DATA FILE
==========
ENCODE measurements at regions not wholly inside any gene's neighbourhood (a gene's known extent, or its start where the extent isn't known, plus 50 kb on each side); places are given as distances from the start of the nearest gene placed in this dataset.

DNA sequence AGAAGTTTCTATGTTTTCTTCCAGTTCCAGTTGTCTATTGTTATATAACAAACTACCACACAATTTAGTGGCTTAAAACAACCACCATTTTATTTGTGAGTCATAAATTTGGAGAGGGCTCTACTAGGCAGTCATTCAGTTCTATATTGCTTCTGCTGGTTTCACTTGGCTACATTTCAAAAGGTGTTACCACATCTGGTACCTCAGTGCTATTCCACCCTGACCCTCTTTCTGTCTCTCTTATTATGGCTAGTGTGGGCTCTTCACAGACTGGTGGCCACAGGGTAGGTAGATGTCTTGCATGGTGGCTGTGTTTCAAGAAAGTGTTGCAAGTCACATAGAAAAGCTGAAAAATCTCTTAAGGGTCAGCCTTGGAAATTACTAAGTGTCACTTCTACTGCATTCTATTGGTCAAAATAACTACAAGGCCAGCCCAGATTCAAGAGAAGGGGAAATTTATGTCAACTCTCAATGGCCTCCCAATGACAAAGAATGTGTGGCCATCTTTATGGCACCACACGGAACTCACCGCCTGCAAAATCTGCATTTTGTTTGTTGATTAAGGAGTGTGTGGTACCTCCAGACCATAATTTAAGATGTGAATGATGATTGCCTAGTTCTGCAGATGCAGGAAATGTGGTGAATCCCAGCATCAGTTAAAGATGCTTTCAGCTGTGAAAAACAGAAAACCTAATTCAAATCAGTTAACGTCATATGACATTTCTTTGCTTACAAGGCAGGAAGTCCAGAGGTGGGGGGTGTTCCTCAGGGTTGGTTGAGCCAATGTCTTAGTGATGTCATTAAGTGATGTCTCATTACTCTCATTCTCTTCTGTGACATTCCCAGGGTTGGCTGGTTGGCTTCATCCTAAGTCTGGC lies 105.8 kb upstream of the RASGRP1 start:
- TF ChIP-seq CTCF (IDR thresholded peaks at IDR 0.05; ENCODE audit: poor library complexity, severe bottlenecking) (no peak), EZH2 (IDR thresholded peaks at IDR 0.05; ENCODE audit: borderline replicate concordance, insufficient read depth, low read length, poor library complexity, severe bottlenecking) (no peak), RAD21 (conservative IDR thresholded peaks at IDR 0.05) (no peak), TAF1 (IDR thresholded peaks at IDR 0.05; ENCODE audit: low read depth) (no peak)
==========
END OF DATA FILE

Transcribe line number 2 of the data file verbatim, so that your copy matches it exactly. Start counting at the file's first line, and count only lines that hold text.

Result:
DNA sequence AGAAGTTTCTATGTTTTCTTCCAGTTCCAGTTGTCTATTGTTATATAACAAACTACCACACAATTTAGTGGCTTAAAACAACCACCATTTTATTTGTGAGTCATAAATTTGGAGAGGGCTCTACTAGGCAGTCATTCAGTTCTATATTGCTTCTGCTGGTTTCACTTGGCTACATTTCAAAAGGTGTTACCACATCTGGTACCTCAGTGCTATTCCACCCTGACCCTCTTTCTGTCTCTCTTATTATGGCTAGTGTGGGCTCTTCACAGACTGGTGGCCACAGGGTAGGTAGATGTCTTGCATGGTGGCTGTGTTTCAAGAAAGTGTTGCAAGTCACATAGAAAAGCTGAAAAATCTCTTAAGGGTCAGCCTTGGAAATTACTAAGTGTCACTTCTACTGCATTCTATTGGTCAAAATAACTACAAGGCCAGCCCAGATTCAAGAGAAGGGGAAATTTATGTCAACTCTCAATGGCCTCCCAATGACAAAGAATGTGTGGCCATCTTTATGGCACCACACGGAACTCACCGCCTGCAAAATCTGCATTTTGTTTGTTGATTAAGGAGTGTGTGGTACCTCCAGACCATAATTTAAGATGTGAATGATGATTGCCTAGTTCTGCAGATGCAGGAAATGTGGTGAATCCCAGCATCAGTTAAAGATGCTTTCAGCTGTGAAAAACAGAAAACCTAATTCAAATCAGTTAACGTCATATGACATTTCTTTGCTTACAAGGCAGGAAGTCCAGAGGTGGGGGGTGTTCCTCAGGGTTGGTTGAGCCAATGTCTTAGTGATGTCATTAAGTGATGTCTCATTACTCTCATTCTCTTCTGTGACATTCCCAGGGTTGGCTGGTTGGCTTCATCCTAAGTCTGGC lies 105.8 kb upstream of the RASGRP1 start: